Figure taken from Stevenson et al “Disrupted seasonal biology impacts health, food security and ecosystems”, Proceedings of the Royal Society B, Oct 2015. (a) Show the suicide rates in Japan (b) Minor assaults in England and Wales.
Historically, battles and other aggressive behaviors have been shown to peak in this season as well. With all of these seasonal variations, it is natural to ask how the body keeps track of the seasons. Also, what does this have to do with circadian rhythms and the mission at Arcascope?
First, a bit of background. Our daily rhythms are driven by biological clocks found throughout the body. The most important of these clocks is the central circadian clock located in a region of the hypothalamus called the suprachiasmatic nucleus (SCN). The central clock coordinates and synchronizes the other clocks found throughout the body, and—importantly —the central clock receives light information directly from the eyes. These light signals are the primary mechanism by which our bodies’ internal clocks stay aligned to the outside world.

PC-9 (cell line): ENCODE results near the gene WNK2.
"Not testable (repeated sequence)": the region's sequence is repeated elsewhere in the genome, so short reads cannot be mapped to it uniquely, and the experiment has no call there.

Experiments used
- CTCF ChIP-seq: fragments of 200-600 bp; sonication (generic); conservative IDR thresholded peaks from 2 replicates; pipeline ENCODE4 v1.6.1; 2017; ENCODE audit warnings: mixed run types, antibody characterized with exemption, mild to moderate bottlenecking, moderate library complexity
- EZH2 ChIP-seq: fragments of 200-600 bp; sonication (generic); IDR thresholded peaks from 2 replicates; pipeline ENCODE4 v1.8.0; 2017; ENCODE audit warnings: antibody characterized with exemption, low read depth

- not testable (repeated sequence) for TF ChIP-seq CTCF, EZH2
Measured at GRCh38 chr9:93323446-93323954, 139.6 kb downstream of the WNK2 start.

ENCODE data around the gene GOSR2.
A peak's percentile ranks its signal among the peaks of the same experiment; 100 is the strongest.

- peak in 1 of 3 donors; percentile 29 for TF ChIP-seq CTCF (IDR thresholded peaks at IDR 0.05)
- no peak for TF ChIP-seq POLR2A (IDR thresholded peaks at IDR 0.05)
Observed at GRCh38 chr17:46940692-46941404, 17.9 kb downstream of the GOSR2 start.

It turns out that this central clock is also responsible for maintaining the body’s record of seasonal information (Hannay, Forger, and Booth 2020; Coomans, Ramkisoensing, and Meijer 2015). It is both a daily clock and an annual calendar. This means the core clock has to somehow maintain a longer-term memory of the light it has seen over the past weeks and months. After all, you wouldn’t want to switch into winter mode just because of an especially cloudy afternoon in July.